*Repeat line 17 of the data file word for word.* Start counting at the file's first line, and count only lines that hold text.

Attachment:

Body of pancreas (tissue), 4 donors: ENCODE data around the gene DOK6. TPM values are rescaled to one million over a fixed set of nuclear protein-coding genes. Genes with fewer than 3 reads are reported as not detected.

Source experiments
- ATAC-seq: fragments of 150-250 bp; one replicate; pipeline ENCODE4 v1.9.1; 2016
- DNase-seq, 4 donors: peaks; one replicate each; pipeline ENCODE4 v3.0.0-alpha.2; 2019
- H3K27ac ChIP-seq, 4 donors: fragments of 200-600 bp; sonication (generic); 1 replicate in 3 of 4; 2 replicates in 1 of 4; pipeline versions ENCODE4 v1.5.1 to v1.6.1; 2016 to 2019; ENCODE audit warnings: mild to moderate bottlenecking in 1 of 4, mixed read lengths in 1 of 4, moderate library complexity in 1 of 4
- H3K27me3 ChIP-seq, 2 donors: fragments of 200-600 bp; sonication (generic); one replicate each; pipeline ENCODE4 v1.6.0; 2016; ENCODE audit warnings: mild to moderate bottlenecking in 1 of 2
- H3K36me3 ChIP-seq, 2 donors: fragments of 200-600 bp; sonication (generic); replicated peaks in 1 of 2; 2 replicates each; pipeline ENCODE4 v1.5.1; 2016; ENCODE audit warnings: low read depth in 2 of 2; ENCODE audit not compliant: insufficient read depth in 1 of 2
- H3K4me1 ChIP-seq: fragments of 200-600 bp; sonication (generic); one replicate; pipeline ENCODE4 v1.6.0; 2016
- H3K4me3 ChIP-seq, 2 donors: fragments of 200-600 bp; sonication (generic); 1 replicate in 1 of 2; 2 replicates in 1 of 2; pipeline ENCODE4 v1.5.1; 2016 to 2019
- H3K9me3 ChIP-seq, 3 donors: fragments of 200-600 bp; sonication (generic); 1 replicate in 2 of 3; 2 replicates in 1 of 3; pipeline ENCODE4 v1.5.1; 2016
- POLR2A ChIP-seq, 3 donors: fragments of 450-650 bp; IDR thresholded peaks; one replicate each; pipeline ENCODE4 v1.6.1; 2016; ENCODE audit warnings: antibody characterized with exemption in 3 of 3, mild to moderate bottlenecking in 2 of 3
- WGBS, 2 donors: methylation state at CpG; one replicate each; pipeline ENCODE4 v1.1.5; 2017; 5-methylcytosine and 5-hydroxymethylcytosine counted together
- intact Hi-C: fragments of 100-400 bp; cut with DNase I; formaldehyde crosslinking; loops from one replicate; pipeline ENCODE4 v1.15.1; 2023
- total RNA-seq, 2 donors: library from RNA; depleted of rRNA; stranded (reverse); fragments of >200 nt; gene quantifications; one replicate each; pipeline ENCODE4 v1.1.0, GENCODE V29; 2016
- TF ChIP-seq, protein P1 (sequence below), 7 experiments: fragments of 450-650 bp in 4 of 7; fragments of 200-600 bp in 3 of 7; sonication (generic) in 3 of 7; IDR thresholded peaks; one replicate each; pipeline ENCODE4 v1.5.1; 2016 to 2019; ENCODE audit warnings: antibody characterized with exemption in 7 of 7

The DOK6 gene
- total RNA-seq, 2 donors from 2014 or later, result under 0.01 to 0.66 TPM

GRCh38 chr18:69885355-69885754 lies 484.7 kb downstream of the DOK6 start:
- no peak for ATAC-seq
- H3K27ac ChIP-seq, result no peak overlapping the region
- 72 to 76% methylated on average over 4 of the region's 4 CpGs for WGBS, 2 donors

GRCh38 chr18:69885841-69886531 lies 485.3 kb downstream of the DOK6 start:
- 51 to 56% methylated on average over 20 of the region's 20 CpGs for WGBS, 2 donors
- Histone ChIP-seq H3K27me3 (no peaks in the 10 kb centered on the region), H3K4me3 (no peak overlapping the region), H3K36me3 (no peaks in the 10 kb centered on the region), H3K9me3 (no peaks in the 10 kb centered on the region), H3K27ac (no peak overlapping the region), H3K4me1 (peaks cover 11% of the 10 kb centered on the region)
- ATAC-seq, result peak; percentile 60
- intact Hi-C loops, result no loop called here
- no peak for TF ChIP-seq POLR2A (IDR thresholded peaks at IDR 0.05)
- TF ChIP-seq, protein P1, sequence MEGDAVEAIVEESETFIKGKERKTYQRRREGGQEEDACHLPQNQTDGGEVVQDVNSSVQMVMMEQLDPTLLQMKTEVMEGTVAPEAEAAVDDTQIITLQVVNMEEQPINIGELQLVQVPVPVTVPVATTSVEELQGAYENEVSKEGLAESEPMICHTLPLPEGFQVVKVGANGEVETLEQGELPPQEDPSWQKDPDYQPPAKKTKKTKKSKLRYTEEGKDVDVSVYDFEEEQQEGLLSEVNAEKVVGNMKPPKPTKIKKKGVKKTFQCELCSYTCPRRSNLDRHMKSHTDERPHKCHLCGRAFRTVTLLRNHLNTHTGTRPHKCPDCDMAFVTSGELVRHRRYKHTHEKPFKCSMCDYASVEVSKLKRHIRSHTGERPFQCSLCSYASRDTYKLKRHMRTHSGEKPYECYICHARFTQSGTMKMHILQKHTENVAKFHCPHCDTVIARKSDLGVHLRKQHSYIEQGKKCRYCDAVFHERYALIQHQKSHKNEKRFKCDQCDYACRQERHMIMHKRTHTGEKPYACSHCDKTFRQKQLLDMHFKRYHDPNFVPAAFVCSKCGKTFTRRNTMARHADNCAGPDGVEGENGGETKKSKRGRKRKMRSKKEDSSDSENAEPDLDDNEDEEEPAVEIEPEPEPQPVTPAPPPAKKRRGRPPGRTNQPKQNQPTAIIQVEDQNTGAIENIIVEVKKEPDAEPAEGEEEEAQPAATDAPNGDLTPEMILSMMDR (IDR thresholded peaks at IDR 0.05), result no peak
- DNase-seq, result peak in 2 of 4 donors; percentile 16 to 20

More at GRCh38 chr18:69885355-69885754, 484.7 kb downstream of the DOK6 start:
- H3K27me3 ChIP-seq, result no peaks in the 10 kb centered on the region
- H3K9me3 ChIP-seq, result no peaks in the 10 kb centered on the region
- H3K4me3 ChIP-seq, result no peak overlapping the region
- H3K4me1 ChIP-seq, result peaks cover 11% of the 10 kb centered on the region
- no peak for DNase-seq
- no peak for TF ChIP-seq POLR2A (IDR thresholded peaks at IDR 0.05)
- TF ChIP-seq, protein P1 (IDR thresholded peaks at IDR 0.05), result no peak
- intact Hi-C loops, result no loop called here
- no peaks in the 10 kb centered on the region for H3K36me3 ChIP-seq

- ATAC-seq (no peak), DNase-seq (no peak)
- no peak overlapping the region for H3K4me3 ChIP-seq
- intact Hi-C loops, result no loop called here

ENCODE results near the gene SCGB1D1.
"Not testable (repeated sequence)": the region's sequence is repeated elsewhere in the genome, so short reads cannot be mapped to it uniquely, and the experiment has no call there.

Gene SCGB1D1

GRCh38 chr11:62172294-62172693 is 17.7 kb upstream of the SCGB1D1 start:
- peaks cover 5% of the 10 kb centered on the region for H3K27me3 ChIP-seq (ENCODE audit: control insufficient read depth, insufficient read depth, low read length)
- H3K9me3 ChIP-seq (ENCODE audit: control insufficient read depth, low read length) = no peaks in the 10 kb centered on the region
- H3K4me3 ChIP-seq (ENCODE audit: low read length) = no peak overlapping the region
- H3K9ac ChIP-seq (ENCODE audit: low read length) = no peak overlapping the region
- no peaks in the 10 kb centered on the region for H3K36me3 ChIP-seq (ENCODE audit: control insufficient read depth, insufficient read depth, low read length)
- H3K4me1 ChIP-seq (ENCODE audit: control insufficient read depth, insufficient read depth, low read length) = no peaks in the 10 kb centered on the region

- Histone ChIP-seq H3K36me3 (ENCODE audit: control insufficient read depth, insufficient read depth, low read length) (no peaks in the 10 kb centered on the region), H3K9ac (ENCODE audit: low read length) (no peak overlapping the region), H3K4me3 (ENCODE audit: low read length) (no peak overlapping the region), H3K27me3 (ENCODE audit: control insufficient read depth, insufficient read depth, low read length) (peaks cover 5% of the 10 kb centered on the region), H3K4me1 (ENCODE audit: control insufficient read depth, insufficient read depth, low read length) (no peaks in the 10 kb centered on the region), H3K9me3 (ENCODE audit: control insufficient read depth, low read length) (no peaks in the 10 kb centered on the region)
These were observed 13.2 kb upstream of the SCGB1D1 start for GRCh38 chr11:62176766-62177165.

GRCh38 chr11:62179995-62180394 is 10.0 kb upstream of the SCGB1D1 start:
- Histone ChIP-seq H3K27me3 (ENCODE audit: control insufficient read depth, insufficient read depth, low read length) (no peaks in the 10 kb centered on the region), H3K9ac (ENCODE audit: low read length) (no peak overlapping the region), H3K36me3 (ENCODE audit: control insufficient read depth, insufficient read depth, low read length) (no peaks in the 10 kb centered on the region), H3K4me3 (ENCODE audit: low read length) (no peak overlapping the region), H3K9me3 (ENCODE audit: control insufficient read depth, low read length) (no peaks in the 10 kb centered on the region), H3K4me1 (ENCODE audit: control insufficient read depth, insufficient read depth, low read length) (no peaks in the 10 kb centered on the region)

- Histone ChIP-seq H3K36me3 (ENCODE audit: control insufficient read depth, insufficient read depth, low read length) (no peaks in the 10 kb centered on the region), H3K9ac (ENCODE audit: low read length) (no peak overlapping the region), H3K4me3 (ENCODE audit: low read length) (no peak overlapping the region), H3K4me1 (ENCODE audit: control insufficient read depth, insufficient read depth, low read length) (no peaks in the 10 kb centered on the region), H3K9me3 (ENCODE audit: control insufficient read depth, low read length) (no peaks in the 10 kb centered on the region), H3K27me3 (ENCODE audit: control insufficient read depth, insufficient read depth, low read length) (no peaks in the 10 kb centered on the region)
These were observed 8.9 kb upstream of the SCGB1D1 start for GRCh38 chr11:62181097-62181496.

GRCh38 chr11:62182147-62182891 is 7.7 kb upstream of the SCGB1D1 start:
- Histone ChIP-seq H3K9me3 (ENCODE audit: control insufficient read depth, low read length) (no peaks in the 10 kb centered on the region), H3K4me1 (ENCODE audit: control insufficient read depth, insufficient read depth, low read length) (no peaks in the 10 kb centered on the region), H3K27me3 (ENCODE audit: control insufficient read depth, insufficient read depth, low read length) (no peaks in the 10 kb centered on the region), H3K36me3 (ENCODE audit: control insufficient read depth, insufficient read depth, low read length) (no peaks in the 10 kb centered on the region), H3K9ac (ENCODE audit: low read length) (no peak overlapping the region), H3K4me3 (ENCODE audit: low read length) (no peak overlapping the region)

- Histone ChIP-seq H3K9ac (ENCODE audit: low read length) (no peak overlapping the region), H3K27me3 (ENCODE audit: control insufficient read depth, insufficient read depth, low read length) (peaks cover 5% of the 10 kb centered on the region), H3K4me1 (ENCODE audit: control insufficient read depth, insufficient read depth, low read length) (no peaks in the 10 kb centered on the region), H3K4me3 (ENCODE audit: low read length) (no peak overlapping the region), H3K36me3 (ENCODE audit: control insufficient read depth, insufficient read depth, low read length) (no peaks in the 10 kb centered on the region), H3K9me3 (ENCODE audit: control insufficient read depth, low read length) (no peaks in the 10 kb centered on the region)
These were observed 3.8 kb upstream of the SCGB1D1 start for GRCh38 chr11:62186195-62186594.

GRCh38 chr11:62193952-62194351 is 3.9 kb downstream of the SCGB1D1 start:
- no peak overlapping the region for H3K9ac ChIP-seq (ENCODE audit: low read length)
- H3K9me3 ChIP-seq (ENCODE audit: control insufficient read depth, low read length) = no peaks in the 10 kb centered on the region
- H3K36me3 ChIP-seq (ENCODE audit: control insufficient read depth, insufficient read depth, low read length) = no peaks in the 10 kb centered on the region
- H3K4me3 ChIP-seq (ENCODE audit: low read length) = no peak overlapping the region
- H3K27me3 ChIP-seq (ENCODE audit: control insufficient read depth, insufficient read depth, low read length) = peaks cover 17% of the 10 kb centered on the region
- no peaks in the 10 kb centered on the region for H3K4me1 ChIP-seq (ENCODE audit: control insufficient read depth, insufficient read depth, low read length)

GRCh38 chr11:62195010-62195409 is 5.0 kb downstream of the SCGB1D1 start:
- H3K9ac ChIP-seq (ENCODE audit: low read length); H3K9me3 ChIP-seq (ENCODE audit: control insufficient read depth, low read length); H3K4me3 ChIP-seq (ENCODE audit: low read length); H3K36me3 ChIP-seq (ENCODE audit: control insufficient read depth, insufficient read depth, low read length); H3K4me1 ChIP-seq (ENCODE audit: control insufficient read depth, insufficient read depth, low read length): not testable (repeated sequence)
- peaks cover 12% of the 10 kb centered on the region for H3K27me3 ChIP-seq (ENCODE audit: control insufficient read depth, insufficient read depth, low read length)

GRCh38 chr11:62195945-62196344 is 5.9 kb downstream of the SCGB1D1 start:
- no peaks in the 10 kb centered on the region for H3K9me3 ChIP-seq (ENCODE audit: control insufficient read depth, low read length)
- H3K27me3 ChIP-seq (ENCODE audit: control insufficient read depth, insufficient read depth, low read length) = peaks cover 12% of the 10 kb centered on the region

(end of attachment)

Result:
- total RNA-seq, 2 donors from 2014 or later, result under 0.01 to 0.66 TPM